Ruan Zongze, ex­ec­u­tive deputy pres­i­dent of the China In­sti­tute of In­ter­na­tional Stud­ies, said that most of the coun­tries con­cerned want to cool down the South China Sea is­sue.

Wei said many ASEAN coun­tries have ex­pressed the hope that the East Asia co­op­er­a­tion should re­fo­cus on econ­omy and devel­op­ment.

The Chi­nese premier will also at­tend the 19th ASEAN-China, Ja­pan and Repub­lic of Korea (10+3) lead­ers’ meet­ing, the main mech­a­nism for build­ing the East Asia eco­nomic com­mu­nity and pro­mot­ing co­op­er­a­tion in var­i­ous fields.

Although there have been twists and turns in the devel­op­ment of re­la­tions be­tween China, Ja­pan and South Korea, the 10+3 mech­a­nism has led to the achieve­ment of a se­ries of fruit­ful re­sults in fi­nance, food se­cu­rity and other ar­eas this year.

Ac­cord­ing to Liu, Li will urge all par­ties at the meet­ing to en­hance co­op­er­a­tion in ar­eas such as fi­nan­cial se­cu­rity, trade and in­vest­ment, agri­cul­ture and poverty al­le­vi­a­tion, in­ter-con­nec­tiv­ity and ca­pac­ity build­ing.

As for the East Asia Sum­mit, Liu said the premier will in­tro­duce China’s views on the sum­mit’s fu­ture devel­op­ment as “a strate­gic fo­rum guided by lead­ers,” and ad­her­ence to prin­ci­ples such as lead­er­ship by ASEAN, con­sen­sus on the ba­sis of con­sul­ta­tion, ac­com­mo­da­tion of the feel­ings of all sides, and driv­ing by the “two wheels” of eco­nomic devel­op­ment and po­lit­i­cal se­cu­rity.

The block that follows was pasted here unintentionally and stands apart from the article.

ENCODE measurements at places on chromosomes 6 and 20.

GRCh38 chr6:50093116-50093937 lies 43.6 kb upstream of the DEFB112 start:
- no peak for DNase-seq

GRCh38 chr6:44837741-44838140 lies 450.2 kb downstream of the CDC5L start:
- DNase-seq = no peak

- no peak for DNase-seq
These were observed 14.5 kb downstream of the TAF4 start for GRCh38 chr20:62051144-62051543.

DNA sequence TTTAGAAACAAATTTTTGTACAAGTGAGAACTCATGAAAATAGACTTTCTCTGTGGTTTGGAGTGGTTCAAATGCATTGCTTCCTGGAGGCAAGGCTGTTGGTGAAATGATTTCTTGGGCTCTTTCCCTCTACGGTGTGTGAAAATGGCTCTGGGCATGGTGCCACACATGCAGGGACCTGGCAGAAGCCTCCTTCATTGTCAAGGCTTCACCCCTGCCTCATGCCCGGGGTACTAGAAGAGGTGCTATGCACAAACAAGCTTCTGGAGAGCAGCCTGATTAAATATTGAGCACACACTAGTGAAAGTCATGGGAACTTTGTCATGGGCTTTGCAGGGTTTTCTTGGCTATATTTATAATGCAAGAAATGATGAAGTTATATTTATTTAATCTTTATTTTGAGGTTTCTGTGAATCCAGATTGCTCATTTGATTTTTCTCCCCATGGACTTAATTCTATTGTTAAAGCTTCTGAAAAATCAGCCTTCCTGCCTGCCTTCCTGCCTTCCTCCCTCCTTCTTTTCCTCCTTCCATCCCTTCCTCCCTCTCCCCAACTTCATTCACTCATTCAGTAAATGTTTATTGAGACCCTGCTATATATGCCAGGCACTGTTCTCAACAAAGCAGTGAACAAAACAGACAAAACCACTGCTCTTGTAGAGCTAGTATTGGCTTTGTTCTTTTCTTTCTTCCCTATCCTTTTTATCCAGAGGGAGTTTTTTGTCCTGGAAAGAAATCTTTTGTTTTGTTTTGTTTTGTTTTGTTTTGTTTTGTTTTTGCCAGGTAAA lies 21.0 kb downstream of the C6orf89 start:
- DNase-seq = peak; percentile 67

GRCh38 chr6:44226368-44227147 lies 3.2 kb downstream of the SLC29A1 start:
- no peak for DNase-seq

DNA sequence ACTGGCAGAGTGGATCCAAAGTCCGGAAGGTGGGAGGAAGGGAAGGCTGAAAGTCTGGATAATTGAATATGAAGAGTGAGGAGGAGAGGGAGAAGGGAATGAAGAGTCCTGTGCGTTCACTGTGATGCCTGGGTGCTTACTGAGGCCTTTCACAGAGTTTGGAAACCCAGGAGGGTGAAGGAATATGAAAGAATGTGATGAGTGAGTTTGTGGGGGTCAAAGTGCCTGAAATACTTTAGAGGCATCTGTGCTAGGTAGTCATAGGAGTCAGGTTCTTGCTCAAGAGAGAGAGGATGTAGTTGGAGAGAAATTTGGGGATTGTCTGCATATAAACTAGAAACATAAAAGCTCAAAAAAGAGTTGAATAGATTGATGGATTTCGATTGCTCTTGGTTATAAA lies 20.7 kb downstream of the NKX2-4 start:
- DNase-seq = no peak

Wei sug­gested that the East Asia Sum­mit em­pha­size prag­matic co­op­er­a­tion and re­gional in­ter-con­nec­tiv­ity, and re­turn to the path of joint co­op­er­a­tion to tackle chal­lenges such as ter­ror­ism.

China-Laos ties

Premier Li will also pay an of­fi­cial visit to Laos, the first dur­ing his term. The visit will surely pro­pel bi­lat­eral friendly co­op­er­a­tion to move for­ward, and pro­mote devel­op­ment of China-Laos com­pre­hen­sive strate­gic co­op­er­a­tive part­ner­ship.

Since the two coun­tries es­tab­lished diplo­matic re­la­tions 55 years ago, China and Laos have been trust­ing each other po­lit­i­cally, and co­op­er­ated fruit­fully in trade and in­fra­struc­ture con­struc­tion, bring­ing real ben­e­fits to both peo­ples.

Lo­cated at a unique ge­o­graph­i­cal po­si­tion, Laos is China’s im­por­tant part­ner in build­ing the Silk Road Eco­nomic Zone and the 21st Cen­tury Mar­itime Silk Road.

The two coun­tries signed a treaty last year on joint con­struc­tion of the China-Laos rail­way link­ing Vientiane to the China-Laos bor­der area in the north and Thai­land in the south, which is pro­gress­ing well.

The Lao gov­ern­ment also ex­pects to de­velop the coun­try’s in­fra­struc­ture con­struc­tion with the help of China’s Belt-Road Ini­tia­tive, and in­vite Chi­nese com­pa­nies to par­tic­i­pate in the ex­plo­ration of Laos’ rich hy­dropower re­sources.